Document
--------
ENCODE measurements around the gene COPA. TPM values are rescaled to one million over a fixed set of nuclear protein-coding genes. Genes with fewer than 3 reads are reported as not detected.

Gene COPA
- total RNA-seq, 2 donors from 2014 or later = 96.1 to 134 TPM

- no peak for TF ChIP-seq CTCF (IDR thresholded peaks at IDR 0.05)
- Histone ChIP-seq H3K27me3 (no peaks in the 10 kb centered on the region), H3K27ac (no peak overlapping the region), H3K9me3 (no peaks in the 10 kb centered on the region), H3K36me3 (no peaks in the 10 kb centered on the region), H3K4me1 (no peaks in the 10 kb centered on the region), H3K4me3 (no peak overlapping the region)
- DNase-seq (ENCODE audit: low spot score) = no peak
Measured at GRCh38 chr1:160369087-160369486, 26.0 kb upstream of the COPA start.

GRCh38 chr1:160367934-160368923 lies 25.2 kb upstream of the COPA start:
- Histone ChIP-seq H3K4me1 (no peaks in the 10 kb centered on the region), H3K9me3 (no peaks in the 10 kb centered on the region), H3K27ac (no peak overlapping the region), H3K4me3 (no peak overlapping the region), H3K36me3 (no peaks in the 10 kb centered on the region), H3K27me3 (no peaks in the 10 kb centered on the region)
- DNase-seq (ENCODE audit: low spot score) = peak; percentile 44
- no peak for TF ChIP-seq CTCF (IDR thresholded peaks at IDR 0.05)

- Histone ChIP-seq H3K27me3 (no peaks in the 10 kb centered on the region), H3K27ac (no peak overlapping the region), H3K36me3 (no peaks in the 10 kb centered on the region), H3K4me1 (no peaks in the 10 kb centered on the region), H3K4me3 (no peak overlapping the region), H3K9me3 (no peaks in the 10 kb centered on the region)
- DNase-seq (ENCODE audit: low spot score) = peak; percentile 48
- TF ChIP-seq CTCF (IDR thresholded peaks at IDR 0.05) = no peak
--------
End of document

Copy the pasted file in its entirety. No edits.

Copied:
ENCODE measurements around the gene COPA. TPM values are rescaled to one million over a fixed set of nuclear protein-coding genes. Genes with fewer than 3 reads are reported as not detected.

Gene COPA
- total RNA-seq, 2 donors from 2014 or later = 96.1 to 134 TPM

- no peak for TF ChIP-seq CTCF (IDR thresholded peaks at IDR 0.05)
- Histone ChIP-seq H3K27me3 (no peaks in the 10 kb centered on the region), H3K27ac (no peak overlapping the region), H3K9me3 (no peaks in the 10 kb centered on the region), H3K36me3 (no peaks in the 10 kb centered on the region), H3K4me1 (no peaks in the 10 kb centered on the region), H3K4me3 (no peak overlapping the region)
- DNase-seq (ENCODE audit: low spot score) = no peak
Measured at GRCh38 chr1:160369087-160369486, 26.0 kb upstream of the COPA start.

GRCh38 chr1:160367934-160368923 lies 25.2 kb upstream of the COPA start:
- Histone ChIP-seq H3K4me1 (no peaks in the 10 kb centered on the region), H3K9me3 (no peaks in the 10 kb centered on the region), H3K27ac (no peak overlapping the region), H3K4me3 (no peak overlapping the region), H3K36me3 (no peaks in the 10 kb centered on the region), H3K27me3 (no peaks in the 10 kb centered on the region)
- DNase-seq (ENCODE audit: low spot score) = peak; percentile 44
- no peak for TF ChIP-seq CTCF (IDR thresholded peaks at IDR 0.05)

- Histone ChIP-seq H3K27me3 (no peaks in the 10 kb centered on the region), H3K27ac (no peak overlapping the region), H3K36me3 (no peaks in the 10 kb centered on the region), H3K4me1 (no peaks in the 10 kb centered on the region), H3K4me3 (no peak overlapping the region), H3K9me3 (no peaks in the 10 kb centered on the region)
- DNase-seq (ENCODE audit: low spot score) = peak; percentile 48
- TF ChIP-seq CTCF (IDR thresholded peaks at IDR 0.05) = no peak